What happened from there is a history that you likely already know. His manager discovered him on SoundCloud, flew him to Miami and eventually, Thomas coined and championed “tropical house.” And it’s true – the music he makes is perfect for a sunny day on the beach, and a quick look at his own Instagram makes it obvious that he thrives in a tropical setting. But the thing is?

Tropical house is not the legacy he wants to leave behind.

“It was about a year ago that I was like, ‘Oh, the tropical thing is alright, but I want to play some house music,” he says while scrolling through his music, readying to share some new content that he’s been working on. “I never tried to push the genre, it just happened. I just wanted to create my own music.”

And as if to prove a point, the music that starts to play out of his speakers is nothing like what his fanbase might expect. Gone are the sunshine vibes – instead, he explains his inspiration comes from Africa, back in the 70’s and 80’s. He names Ali “Farka” Touré, a well-known musician from Mali that famously combined traditional African sounds with American jazz and blues. Thomas’ new music brings visions of a different sun setting: instead, the tones invoke images of the Serengeti and tribal dance moves.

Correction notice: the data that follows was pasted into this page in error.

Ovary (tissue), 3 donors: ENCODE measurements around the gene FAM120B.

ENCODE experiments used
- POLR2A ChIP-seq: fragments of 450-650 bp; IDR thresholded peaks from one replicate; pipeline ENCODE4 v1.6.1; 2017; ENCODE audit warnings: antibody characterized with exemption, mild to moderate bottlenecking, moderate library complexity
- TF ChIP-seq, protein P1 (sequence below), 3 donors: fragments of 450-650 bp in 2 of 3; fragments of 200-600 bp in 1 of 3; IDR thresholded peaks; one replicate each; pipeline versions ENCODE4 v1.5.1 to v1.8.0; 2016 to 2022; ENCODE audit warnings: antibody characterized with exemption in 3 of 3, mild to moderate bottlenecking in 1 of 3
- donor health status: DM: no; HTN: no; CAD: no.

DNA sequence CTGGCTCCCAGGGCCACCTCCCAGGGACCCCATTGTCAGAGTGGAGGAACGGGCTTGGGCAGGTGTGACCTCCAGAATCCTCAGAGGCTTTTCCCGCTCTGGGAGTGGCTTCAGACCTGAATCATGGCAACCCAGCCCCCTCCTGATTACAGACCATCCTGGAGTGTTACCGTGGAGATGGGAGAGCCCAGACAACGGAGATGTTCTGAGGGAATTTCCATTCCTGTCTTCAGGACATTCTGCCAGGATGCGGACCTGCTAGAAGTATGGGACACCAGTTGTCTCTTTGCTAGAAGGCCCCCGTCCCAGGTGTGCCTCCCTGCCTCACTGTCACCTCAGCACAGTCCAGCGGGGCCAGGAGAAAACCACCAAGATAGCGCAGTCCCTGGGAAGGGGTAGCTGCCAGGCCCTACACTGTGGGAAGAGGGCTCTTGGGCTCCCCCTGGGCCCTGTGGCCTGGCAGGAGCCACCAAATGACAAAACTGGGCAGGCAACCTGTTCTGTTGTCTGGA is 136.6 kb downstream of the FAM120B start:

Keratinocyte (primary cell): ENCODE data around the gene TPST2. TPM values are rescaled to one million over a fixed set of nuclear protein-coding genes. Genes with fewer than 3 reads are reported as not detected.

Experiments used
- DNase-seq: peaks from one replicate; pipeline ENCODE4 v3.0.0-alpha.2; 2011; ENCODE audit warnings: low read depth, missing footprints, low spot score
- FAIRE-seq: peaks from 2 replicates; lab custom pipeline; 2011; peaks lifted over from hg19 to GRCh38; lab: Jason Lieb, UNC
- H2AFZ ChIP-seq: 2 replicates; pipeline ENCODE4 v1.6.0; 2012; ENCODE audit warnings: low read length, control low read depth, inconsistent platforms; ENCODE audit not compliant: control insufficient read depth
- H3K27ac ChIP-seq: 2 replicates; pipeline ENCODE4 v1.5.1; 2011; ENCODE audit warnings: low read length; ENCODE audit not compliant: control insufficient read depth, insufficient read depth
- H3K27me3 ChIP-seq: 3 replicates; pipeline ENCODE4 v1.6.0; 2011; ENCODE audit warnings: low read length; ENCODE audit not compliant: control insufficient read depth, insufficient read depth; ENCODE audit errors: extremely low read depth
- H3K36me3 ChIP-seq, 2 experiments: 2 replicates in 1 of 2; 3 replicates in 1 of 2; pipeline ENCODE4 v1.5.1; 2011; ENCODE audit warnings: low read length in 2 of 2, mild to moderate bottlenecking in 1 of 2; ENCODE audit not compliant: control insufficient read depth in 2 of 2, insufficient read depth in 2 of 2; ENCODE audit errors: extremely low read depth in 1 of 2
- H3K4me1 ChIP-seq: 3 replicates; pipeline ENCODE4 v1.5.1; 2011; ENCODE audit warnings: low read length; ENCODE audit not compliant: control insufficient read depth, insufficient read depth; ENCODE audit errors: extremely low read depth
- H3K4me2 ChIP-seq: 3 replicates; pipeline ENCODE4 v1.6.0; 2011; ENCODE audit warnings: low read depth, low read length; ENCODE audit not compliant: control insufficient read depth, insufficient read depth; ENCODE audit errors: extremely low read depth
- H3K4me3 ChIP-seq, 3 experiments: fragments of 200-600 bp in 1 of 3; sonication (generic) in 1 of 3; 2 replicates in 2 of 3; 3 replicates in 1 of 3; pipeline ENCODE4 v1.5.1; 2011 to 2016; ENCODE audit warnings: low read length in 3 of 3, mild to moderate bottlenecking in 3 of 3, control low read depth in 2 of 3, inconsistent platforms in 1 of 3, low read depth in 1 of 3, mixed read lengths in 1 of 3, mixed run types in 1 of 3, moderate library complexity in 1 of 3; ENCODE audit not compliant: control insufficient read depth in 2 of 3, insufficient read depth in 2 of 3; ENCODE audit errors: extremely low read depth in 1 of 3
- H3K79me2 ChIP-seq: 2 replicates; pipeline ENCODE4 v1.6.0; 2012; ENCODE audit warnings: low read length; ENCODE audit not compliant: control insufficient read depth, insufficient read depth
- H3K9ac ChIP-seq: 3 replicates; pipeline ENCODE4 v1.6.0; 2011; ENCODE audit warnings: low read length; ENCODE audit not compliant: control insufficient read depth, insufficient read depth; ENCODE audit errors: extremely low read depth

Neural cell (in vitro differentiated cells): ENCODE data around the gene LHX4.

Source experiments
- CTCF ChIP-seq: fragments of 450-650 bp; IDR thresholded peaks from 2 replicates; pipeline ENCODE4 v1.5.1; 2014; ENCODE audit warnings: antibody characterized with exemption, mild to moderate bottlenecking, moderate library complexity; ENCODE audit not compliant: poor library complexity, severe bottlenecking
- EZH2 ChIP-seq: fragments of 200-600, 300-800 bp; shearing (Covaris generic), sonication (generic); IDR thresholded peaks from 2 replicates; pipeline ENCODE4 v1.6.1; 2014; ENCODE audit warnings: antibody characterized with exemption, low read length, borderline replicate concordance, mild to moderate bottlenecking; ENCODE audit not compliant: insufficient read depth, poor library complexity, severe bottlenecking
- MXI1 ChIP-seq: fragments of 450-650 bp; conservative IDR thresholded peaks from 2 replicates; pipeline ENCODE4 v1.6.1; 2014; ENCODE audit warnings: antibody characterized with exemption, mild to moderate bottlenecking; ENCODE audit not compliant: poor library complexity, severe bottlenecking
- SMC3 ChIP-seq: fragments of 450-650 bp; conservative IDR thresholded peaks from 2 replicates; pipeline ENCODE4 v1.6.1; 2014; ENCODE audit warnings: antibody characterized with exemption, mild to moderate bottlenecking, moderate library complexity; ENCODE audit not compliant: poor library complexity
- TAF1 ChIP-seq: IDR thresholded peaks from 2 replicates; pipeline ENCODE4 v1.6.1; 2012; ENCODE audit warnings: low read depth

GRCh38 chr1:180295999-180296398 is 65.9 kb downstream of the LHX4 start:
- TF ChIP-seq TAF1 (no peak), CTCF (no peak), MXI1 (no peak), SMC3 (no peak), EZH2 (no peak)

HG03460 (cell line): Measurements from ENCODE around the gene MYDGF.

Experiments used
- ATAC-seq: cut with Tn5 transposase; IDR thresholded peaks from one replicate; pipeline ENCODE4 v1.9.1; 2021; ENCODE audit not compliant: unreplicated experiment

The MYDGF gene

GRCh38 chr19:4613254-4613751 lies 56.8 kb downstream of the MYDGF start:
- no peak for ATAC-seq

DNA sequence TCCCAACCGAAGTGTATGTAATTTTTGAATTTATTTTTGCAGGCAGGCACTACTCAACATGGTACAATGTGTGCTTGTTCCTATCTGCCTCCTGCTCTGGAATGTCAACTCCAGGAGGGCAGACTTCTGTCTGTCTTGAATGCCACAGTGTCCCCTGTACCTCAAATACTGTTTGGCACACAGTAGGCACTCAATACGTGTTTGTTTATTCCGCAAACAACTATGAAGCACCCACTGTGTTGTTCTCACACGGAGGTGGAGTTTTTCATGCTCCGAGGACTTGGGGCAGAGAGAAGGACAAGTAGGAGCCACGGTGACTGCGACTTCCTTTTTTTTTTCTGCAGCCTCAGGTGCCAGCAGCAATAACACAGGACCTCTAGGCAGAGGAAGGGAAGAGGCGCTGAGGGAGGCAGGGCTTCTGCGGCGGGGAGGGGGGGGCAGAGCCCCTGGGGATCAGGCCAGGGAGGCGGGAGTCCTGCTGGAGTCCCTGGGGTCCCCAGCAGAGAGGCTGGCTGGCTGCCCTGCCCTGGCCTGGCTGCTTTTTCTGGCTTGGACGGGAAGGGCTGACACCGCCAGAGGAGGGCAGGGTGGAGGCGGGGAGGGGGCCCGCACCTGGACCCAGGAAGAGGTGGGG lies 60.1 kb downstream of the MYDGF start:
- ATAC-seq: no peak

Forget African, tribal and especially tropical house – Thomas Jack wants to be known for more than just any one label. He recalls stumbling upon a set by chance that would change his outlook on his music forever. “I walked out of a seven hour Dixon show and it literally changed my life. What he gave to me, I want to deliver to others. But I want to do it in my own unique way.

“I want Thomas Jack to be something special. Not Mr. Tropical. I want to be my own.”

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Photo: Jake West Photo

He’s thankful for what tropical house became, but the lasting effects of being boxed into one genre are obvious. I make the half-joking, half-serious analogy that he’s in his Harry Potter stage, just waiting to find his full-frontal moment on Broadway. He laughs in agreement. “I feel more frustrated now than I did when I was trying to make Thomas Jack something,” he says in a moment of seriousness.

Thomas Jack is now nearing the end of his Tropical Express Tour, and it’s safe to say that it might be the last tropical branded excursion he takes for a long while. The frustration he feels is a precursor to the journey he has ahead of him: putting expectations of his label, fans, and even of himself to the side and channeling the inspirations he’s gathered to make music that he really wants to be known for. The end of the year will be a rare few weeks of peace for the young talent, and he hopes to dedicate a good majority of it to diving back into studio time. He wants to learn new instruments and make music that isn’t something any bedroom producer could make.

He pauses, and it’s obvious – the cogs are moving. He smiles again, then bangs his fists on the table to emphasize. “Maybe in a year, or three years, we’ll sit back down here at this table and be like, ‘WE FUCKING DID IT!'”

And I don’t have a doubt. We will.

Read more about Thomas Jack.